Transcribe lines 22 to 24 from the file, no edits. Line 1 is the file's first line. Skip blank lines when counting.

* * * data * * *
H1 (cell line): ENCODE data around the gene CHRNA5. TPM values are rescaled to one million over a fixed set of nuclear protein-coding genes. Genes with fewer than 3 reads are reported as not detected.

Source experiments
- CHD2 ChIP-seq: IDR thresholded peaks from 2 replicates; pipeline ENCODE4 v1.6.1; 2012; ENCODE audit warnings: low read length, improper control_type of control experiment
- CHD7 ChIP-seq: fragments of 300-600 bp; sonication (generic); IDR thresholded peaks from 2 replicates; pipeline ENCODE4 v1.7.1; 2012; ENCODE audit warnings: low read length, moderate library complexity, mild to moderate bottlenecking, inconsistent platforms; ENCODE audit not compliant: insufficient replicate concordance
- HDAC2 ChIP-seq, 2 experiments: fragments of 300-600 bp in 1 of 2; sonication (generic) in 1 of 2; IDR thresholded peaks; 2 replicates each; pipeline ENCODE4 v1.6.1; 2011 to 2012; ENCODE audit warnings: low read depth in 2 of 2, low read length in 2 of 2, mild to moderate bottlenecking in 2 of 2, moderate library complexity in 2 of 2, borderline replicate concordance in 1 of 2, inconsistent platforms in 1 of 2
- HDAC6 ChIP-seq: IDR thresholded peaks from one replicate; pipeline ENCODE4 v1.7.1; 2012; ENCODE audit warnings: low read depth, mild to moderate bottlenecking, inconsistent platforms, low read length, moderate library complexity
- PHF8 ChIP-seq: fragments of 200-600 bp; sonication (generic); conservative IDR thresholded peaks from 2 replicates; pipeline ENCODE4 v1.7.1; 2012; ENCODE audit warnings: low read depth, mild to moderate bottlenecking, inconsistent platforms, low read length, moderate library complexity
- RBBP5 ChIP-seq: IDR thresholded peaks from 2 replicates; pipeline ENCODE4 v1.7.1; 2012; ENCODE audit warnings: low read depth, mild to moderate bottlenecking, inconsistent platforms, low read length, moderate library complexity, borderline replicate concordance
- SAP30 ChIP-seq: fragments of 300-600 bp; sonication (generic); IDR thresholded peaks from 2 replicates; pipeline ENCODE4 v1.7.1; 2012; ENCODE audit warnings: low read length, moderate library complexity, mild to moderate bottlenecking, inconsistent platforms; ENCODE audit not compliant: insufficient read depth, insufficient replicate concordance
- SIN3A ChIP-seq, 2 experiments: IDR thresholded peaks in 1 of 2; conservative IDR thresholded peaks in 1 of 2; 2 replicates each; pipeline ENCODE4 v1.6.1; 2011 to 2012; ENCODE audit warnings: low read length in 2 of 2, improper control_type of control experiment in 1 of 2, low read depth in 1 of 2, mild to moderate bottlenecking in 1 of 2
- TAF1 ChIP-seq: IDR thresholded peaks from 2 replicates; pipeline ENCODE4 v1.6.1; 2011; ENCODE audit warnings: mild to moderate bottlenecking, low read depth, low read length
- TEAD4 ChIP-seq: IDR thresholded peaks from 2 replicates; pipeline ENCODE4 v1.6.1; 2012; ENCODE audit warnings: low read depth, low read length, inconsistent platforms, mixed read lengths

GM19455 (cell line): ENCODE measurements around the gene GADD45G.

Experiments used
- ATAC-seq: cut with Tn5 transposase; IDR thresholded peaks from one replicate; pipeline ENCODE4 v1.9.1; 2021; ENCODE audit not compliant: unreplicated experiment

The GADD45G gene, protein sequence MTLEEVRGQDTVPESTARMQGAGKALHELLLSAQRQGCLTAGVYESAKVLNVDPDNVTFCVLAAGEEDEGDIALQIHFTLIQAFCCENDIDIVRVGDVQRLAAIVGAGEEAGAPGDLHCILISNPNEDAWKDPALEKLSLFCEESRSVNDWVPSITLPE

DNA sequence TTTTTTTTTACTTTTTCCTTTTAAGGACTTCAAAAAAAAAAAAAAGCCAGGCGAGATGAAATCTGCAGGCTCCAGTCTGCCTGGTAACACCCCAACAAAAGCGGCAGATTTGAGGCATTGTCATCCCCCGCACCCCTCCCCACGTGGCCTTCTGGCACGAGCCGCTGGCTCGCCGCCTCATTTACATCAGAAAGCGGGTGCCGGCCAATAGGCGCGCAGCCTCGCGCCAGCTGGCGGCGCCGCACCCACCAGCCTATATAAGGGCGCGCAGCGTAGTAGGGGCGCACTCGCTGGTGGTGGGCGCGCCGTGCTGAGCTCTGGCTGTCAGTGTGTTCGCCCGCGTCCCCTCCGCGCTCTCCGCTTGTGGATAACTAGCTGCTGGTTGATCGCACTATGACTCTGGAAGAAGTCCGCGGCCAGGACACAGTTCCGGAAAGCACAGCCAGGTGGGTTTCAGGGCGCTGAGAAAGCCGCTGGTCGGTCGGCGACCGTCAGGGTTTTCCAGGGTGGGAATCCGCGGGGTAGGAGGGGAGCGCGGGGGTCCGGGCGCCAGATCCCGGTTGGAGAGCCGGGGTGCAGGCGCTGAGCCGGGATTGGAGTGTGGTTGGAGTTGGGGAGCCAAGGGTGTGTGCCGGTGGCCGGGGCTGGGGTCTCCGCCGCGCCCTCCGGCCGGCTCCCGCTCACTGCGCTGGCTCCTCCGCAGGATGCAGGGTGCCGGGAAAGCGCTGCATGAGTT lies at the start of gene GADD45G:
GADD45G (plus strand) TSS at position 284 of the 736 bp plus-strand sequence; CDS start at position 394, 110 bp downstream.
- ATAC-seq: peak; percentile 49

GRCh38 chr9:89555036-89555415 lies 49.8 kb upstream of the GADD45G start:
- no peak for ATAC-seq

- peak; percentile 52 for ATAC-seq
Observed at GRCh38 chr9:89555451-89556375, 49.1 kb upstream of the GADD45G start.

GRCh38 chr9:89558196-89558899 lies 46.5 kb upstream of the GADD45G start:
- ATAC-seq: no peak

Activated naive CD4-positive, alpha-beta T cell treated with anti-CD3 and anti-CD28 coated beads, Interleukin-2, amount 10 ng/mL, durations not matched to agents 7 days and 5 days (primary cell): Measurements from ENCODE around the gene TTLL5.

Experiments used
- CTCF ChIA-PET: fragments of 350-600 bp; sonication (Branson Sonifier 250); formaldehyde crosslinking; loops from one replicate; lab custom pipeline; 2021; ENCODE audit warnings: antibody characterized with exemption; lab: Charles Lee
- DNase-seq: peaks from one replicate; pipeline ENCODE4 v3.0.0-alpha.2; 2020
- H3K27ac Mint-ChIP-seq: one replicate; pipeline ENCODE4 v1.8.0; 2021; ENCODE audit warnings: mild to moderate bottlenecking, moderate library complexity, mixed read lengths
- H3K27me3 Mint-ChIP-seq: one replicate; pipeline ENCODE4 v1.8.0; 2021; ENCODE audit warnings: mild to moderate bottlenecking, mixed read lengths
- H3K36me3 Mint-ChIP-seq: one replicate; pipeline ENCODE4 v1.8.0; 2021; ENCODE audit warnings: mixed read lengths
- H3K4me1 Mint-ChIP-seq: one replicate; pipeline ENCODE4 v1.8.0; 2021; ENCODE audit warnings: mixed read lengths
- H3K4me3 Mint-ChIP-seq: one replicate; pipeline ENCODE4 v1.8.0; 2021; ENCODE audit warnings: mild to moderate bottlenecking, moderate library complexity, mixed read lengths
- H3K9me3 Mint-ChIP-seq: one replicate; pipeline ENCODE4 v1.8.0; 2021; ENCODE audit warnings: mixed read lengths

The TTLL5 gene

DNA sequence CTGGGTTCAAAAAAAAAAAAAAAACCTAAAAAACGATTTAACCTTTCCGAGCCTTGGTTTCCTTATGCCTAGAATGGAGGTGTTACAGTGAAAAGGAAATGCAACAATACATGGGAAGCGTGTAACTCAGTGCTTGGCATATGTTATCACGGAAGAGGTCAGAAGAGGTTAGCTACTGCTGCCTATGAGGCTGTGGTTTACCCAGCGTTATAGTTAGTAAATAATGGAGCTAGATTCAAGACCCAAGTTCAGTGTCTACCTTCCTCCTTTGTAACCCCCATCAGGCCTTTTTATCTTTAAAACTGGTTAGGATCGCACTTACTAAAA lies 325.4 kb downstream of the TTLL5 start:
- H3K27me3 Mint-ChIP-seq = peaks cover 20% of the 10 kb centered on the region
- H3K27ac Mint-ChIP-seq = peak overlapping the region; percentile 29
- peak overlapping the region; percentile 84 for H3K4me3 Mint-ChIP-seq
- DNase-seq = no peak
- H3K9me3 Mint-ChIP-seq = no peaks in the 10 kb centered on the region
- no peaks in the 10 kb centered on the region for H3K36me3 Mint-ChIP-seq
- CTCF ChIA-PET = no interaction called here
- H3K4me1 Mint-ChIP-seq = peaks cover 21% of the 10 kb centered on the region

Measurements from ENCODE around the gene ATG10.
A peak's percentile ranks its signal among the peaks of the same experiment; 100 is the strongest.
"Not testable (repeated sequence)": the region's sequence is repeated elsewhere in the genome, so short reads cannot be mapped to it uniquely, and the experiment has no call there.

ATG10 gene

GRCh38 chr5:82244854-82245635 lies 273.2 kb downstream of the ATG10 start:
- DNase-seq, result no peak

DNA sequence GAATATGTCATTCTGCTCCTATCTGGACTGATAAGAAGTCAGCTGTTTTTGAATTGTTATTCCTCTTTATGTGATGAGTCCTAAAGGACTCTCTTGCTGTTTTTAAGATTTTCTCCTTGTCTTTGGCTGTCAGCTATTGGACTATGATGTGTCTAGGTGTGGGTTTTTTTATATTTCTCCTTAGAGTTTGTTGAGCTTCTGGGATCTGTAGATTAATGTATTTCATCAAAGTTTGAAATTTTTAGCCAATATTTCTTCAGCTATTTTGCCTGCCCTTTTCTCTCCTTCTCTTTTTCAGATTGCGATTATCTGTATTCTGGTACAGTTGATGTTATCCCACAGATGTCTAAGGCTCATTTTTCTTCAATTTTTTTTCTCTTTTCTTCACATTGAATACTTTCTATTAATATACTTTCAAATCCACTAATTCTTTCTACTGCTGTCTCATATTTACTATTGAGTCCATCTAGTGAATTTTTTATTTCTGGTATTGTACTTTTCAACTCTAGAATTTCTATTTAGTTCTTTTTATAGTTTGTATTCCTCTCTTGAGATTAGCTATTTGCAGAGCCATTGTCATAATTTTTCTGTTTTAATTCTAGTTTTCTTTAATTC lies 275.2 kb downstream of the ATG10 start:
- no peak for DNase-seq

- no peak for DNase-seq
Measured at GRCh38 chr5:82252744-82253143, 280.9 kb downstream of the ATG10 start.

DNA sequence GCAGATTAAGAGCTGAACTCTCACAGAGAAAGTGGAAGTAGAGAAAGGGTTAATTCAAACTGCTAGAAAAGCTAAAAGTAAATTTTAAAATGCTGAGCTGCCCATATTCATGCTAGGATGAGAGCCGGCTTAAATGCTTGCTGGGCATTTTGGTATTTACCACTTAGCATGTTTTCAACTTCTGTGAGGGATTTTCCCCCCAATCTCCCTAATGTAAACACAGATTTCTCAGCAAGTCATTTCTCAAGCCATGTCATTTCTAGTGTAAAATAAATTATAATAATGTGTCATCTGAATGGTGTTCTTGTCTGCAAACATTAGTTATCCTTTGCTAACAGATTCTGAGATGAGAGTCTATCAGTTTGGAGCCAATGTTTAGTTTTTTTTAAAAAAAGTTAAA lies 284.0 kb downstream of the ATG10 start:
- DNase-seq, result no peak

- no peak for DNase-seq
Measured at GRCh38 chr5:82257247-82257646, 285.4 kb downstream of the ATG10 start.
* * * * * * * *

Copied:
- peak; percentile 52 for ATAC-seq
Observed at GRCh38 chr9:89555451-89556375, 49.1 kb upstream of the GADD45G start.

GRCh38 chr9:89558196-89558899 lies 46.5 kb upstream of the GADD45G start: